​Cutting red tape for community gaming activities

12 September 2017

Charities, clubs, churches and other groups that run community lotteries and businesses running trade promotions are set to benefit from streamlined regulations being proposed by the NSW Government.

New laws for activities, such as raffles and art unions, will go before Parliament following a recent review of the Lotteries and Art Unions Act 1901.

Under the proposed changes, permits will no longer be needed for community gaming activities with prizes less than $30,000 and trade promotions with prizes less than $10,000.
The proposed changes will cut red tape and make it easier for community organisations to run low-risk gaming activities, such as chocolate wheels, lucky envelopes and charity housie games.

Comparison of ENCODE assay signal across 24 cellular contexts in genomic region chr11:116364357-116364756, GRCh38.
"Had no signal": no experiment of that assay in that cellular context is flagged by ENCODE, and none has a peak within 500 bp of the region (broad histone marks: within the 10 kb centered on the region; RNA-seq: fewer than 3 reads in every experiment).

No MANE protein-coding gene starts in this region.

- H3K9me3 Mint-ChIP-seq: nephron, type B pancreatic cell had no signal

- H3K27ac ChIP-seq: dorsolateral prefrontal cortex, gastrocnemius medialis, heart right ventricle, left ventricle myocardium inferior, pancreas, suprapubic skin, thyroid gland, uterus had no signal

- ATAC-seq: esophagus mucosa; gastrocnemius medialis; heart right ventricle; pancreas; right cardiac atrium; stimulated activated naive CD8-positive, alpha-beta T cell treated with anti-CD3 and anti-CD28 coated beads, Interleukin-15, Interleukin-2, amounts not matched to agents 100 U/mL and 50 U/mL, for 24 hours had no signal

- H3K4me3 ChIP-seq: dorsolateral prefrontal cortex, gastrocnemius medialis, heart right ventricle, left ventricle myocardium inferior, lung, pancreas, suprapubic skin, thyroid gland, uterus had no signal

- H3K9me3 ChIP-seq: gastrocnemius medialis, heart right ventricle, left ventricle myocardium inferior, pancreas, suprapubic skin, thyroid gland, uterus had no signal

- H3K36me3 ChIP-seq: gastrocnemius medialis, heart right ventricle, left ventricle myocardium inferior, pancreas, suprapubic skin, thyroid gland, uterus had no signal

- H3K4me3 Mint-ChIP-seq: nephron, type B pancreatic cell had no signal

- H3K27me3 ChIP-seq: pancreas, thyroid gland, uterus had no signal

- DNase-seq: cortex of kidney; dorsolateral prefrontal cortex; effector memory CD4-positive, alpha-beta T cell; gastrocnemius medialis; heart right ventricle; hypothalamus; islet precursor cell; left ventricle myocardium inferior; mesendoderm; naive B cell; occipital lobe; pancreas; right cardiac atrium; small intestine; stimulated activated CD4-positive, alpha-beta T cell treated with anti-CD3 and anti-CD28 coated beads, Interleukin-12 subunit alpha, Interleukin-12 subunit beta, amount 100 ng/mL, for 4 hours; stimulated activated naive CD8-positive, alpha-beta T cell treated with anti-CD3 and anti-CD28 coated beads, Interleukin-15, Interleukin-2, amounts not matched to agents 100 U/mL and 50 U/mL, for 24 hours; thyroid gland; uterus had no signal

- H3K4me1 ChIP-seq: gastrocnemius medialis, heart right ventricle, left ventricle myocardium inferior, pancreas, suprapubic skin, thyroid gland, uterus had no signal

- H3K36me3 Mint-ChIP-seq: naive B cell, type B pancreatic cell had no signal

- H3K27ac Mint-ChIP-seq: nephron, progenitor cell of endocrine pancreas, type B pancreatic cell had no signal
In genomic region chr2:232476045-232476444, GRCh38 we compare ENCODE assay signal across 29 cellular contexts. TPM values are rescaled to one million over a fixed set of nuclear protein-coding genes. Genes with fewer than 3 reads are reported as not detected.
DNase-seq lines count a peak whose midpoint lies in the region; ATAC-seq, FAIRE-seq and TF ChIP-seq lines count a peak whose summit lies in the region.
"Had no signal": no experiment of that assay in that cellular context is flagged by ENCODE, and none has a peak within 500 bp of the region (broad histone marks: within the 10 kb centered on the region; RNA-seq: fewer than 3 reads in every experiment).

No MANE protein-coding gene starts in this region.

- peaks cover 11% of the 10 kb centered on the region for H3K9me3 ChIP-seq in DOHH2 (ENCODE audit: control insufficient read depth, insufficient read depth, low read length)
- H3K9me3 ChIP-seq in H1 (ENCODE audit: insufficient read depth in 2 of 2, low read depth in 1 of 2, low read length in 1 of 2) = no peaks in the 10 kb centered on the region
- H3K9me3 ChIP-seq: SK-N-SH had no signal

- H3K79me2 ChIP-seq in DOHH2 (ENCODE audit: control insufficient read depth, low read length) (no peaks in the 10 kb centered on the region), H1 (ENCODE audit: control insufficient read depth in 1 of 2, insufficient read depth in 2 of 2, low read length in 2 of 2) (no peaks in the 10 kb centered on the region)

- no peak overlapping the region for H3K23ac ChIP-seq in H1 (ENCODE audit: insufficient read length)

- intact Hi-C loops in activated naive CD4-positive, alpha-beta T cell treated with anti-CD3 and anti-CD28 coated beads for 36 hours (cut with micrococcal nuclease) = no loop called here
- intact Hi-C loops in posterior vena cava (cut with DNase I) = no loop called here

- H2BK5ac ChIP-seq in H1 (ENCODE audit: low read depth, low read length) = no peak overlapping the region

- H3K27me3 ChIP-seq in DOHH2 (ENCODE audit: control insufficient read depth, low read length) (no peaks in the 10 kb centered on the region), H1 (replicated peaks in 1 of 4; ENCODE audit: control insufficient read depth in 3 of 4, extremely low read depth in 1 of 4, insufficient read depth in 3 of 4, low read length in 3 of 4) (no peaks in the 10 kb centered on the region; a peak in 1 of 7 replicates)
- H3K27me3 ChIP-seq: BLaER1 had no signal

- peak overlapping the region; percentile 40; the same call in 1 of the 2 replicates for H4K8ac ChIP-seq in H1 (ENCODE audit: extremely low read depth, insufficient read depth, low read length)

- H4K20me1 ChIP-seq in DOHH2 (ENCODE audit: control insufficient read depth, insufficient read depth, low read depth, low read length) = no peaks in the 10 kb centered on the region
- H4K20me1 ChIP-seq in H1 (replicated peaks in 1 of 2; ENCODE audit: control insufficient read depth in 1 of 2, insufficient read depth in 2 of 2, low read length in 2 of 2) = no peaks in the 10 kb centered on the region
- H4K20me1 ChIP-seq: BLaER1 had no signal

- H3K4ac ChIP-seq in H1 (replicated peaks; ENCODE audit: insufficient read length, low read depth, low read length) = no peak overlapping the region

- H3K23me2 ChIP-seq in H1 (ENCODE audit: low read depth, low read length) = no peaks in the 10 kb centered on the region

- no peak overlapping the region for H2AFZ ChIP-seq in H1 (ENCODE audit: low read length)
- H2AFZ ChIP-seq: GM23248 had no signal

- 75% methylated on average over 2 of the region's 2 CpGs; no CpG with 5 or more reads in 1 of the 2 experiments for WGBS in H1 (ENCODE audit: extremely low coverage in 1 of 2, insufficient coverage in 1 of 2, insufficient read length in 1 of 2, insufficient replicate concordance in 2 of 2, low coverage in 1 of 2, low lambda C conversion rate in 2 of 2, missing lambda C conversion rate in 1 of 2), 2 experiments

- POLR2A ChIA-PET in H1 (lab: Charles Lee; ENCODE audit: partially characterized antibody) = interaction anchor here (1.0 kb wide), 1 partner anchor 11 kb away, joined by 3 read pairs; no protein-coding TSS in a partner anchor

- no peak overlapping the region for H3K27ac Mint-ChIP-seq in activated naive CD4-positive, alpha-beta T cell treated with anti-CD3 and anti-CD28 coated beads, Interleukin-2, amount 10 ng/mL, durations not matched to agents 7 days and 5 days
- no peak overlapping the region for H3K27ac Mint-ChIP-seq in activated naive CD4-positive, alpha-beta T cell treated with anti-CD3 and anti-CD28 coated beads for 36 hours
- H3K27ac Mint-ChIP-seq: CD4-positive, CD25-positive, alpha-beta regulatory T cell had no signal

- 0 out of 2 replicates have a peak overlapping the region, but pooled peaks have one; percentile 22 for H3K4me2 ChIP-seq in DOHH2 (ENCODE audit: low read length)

Standards to ensure the integrity and proper conduct of gaming activities will remain, and operators will still need to keep records for compliance.
It’s also proposed that a civil penalties regime will be introduced for minor breaches of the regulations. Serious breaches of the regulations will continue to face criminal prosecution.
The changes follow a review of the Lotteries and Art Unions Act 1901 that found regulations for low-risk activities often put unnecessary administrative burdens on small community organisations.
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